UH Students

(Left to right) Ma Glodilet Rallojay, Caroline Cech and Allison Fluetsch at the Raise up Hawai'i coalition waiting to testify at the legislature. 

Caroline Cech

University of Hawaiʻi at Mānoa Honors student, majoring in natural esources and environmental management

On Thursday January 31, 2019, I testified for SB789 and SB1248, which proposed to raise the minimum wage in Hawaiʻi to $12 an hour beginning in January 2022 and provide an income tax credit for qualifying small businesses. This was an incredible hearing to witness, because the topics discussed directly affect families in Hawaiʻi and their ability to support themselves. Many stories from those supporting the minimum wage and those opposing it were shared and it really helped to open my eyes to the struggles that families face here in Hawaiʻi.

The repeated message in the fight to raise the minimum wage is that it  would improve quality of life. Many people holding one or even two jobs are houseless. This is appalling. Parents struggle to support their families when they can barely support themselves. Many advocates asking for the minimum wage to be raised to $17 an hour also brought up the burden of having to wait three years for a very small raise, as some have proposed. Going from $10.10 an hour to $12 an hour by 2022 would mean that families would still struggle for years to come. I learned that $34,000 a year is what researchers believe is needed for bare survival in Hawaiʻi. Those who make $10.10 and work full time only make $21,000 a year. Clearly this falls far short of what families need.

One story really moved me at the hearing. It was a woman from the Big Island who worked with drug and alcohol abusers in rehab and was also a counselor. She said that because the minimum wage is so low, people are dying. She told us how she knew a mother who killed herself just so her children could go into foster care because she couldn’t afford to support them anymore. She believed that if she killed herself, the state would have to step in and help her children. This was shocking to me. Because families don’t make living wages, they are driven to desperate measures. They believe that they are a burden and die for their children to perhaps get a better life. The testifier told us how homelessness and the low minimum wage increases drug and alcohol addiction. They are trapped in a cycle that abusers can’t break. They decide one day to get clean, go to rehab, get a minimum wage job, don’t make nearly enough to support themselves, struggle with finding a place to live and food to eat, and eventually return to drugs and alcohol to numb the pain.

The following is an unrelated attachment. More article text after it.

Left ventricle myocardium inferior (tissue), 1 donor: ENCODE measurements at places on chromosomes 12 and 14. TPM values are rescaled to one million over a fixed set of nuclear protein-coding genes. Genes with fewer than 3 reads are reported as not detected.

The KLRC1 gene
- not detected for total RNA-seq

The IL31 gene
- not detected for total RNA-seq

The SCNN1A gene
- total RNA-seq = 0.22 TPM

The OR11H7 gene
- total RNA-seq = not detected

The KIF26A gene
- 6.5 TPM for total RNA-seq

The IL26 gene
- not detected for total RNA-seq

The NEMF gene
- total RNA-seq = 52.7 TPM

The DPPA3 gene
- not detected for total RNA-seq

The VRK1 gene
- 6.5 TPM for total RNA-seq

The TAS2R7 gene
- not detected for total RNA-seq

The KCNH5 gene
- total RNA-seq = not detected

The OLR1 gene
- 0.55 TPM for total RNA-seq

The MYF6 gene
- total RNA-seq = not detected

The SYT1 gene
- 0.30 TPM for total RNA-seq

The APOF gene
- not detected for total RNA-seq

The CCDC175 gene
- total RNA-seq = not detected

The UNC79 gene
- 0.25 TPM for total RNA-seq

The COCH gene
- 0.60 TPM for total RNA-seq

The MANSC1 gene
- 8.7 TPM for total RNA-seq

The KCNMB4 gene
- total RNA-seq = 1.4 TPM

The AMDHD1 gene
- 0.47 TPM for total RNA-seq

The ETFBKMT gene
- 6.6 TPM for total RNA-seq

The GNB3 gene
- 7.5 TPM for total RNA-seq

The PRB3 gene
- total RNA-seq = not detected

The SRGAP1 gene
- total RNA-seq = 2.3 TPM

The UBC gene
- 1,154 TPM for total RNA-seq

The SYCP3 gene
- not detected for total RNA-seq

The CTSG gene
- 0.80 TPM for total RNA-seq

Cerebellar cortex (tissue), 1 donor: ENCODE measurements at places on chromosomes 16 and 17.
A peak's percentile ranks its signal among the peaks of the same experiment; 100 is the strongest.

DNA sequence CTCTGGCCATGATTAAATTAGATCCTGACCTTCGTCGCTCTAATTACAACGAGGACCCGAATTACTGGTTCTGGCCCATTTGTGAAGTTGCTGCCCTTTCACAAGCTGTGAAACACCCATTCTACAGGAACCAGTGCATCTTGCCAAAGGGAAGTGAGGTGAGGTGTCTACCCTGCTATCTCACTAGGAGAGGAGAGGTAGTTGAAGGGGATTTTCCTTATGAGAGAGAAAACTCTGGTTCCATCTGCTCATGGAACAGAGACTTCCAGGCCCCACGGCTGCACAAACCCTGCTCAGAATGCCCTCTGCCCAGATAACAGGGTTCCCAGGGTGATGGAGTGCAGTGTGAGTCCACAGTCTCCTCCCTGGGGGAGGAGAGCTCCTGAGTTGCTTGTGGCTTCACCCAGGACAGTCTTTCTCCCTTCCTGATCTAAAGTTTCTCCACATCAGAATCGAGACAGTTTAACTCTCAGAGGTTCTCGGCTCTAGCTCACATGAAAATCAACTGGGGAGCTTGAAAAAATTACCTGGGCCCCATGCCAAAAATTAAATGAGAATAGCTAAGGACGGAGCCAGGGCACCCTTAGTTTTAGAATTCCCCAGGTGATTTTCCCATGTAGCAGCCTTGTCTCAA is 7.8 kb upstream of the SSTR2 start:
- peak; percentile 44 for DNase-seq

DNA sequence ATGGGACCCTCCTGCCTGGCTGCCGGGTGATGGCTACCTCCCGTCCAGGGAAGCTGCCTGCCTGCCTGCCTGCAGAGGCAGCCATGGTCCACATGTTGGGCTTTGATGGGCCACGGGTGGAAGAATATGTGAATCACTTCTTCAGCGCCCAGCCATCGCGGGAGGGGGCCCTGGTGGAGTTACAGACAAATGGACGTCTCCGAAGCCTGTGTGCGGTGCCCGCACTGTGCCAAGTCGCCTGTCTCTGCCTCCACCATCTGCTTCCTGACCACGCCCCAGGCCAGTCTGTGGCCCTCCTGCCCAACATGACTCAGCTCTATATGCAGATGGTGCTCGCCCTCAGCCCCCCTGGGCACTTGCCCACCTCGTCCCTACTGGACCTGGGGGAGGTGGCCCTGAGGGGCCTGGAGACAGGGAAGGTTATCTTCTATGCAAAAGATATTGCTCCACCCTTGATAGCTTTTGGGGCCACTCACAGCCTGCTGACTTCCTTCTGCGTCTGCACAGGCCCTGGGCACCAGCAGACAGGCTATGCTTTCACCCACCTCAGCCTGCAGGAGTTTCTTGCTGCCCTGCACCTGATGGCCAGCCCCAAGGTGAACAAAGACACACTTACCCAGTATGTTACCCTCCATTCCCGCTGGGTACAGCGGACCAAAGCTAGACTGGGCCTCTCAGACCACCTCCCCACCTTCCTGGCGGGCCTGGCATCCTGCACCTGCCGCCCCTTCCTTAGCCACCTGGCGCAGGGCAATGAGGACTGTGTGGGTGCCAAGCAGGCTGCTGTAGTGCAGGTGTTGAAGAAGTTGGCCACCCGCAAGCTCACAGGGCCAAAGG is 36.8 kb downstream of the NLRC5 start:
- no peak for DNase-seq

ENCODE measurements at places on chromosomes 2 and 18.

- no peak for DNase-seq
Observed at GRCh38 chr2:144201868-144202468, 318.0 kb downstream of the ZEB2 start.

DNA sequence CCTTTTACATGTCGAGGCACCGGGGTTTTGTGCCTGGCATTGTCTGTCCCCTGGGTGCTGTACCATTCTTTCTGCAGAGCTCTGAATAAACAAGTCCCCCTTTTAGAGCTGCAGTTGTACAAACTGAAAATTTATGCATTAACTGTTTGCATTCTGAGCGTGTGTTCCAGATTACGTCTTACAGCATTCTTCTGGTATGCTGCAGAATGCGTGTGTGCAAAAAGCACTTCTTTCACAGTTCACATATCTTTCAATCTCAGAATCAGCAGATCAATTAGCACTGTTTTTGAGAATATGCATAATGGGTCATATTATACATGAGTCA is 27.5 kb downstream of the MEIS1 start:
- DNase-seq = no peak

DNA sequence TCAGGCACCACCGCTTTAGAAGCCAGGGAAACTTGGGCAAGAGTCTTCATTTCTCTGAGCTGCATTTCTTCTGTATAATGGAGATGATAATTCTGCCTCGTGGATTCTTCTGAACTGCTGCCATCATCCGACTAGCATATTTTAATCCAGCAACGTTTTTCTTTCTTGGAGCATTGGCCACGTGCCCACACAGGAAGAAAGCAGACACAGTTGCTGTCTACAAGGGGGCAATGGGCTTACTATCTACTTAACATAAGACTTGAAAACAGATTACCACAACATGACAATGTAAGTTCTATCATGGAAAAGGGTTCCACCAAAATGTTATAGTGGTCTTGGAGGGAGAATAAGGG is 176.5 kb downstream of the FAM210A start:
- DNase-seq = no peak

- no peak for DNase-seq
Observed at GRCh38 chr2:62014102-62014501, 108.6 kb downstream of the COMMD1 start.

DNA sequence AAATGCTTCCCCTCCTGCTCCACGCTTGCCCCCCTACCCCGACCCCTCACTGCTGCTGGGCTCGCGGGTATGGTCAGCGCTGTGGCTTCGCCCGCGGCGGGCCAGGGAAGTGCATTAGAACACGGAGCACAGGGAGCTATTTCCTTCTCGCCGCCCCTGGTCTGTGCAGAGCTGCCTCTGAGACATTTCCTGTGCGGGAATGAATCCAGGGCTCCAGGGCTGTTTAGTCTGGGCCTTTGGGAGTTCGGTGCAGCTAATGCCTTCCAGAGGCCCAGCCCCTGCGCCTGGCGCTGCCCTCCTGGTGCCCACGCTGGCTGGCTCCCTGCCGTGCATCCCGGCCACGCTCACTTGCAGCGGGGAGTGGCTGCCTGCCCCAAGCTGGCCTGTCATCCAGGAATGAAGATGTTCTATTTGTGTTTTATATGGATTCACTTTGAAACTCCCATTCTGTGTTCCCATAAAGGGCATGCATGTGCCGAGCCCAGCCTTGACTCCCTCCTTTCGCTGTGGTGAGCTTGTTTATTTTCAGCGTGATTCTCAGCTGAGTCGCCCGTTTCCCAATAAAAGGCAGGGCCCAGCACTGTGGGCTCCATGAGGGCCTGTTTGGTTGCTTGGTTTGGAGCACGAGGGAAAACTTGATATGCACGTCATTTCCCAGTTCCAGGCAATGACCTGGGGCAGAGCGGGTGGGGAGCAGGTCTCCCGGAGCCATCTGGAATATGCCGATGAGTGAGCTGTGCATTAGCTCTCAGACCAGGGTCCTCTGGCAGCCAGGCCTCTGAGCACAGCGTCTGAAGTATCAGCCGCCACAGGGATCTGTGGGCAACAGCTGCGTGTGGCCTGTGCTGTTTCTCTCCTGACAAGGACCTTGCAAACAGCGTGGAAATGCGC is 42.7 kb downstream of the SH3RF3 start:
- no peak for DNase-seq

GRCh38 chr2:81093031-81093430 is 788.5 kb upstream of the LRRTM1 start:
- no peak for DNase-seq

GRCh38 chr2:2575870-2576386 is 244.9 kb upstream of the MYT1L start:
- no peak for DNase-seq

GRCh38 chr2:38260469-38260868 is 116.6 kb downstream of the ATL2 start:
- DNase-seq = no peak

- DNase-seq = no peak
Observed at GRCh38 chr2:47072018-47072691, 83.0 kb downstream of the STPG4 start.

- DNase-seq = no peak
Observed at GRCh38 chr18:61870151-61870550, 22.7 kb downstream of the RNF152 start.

What kind of message is this sending people in Hawai'i? How can the government and legislators sit there and watch people die because they can’t support themselves even when working full time?

This story of the woman who killed herself is not unique. So many mothers and fathers and even people without children are choosing desperate measures while struggling to make ends meet. Another man shared his story of being a college graduate and still having to use his father’s money in order to get by in Hawaiʻi, even with a job making over $10.10. If this man, a college graduate, can’t even support himself, how are parents supposed to support their families? The simple answer is that they can’t, and minimum wage needs to be raised to $17 an hour so that it is a living wage.